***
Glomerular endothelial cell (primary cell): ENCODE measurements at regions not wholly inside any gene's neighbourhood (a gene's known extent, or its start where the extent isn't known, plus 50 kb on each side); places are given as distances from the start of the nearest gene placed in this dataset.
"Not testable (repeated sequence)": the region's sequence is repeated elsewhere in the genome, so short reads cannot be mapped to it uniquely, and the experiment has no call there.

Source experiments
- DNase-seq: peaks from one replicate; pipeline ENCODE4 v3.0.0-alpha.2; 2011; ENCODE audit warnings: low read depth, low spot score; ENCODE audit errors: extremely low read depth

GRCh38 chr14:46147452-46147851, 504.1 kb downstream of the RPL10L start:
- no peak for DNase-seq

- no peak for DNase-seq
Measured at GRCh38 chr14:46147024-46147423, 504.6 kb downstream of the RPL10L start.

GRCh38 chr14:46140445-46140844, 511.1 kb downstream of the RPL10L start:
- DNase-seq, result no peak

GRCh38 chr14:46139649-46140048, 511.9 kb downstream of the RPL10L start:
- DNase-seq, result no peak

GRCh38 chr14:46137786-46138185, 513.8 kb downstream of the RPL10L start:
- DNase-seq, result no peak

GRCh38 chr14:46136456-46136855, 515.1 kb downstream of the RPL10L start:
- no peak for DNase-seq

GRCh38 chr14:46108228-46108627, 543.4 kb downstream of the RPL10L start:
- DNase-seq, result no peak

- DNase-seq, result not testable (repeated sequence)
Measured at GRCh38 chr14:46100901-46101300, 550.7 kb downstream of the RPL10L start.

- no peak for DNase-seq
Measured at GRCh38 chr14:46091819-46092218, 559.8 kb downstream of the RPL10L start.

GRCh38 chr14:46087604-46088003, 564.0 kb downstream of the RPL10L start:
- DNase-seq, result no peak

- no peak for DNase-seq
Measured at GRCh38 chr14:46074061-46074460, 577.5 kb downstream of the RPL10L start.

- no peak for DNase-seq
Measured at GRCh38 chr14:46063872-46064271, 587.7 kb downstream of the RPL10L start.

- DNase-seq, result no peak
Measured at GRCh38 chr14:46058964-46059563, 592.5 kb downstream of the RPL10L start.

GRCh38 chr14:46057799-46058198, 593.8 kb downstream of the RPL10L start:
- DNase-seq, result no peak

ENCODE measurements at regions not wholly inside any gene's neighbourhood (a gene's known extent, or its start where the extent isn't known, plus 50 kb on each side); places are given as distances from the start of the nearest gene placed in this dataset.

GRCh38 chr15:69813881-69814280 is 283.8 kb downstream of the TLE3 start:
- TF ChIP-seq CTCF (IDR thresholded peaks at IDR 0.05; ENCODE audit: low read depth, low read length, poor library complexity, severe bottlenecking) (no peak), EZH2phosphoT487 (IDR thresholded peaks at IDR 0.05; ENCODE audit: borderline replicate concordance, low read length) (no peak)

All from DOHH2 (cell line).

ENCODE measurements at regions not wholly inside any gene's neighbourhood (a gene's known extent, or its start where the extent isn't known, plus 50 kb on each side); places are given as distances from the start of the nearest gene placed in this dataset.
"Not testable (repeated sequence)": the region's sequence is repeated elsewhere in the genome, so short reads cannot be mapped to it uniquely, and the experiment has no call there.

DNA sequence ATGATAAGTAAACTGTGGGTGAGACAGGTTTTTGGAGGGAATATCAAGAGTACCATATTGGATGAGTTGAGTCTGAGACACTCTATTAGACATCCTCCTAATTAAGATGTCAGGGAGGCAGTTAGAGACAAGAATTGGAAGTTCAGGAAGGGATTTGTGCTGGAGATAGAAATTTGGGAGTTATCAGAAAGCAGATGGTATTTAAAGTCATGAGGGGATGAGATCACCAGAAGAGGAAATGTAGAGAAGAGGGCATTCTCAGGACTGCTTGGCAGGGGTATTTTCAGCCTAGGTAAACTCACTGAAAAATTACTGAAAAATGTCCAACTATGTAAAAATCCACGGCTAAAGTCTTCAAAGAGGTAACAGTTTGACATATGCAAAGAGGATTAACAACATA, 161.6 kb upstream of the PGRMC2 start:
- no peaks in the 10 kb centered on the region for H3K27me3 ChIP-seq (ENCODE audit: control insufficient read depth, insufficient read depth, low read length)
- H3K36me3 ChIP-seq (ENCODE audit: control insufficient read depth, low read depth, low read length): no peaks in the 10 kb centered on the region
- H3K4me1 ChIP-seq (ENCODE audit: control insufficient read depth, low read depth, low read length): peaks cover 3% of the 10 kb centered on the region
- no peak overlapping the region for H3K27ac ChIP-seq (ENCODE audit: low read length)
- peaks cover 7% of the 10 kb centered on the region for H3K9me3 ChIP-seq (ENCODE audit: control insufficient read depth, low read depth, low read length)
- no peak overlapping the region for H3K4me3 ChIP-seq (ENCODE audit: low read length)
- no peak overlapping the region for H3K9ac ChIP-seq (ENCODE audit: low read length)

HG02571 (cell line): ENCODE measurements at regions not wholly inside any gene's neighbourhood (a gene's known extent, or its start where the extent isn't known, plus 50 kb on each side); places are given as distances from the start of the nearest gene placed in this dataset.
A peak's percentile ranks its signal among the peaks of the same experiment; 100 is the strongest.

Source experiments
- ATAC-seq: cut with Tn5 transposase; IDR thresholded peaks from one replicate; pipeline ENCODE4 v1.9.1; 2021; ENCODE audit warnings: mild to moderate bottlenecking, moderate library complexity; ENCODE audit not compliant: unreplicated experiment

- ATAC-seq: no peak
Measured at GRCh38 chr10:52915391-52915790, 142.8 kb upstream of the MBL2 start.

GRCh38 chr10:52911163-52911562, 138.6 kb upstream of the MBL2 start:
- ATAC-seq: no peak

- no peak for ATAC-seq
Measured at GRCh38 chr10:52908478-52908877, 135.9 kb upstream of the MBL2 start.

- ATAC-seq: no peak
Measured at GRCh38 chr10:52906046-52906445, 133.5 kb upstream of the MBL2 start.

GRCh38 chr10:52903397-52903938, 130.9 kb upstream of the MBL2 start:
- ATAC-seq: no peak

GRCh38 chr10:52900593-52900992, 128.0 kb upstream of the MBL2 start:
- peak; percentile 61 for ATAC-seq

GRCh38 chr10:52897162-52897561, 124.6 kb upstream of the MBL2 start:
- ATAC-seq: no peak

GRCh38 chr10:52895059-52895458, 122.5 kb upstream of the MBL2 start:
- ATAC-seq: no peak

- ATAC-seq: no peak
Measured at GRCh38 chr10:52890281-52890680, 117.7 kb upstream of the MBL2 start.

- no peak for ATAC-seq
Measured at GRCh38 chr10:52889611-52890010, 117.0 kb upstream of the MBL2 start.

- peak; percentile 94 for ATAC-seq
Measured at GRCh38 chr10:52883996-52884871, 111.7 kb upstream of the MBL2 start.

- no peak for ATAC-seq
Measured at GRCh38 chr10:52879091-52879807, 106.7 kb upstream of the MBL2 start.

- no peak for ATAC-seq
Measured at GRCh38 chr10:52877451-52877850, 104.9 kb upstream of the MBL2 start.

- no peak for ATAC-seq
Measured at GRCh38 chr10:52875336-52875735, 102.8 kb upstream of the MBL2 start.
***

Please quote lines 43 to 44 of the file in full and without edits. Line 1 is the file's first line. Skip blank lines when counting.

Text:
- no peak overlapping the region for H3K27ac ChIP-seq (ENCODE audit: low read length)
- peaks cover 7% of the 10 kb centered on the region for H3K9me3 ChIP-seq (ENCODE audit: control insufficient read depth, low read depth, low read length)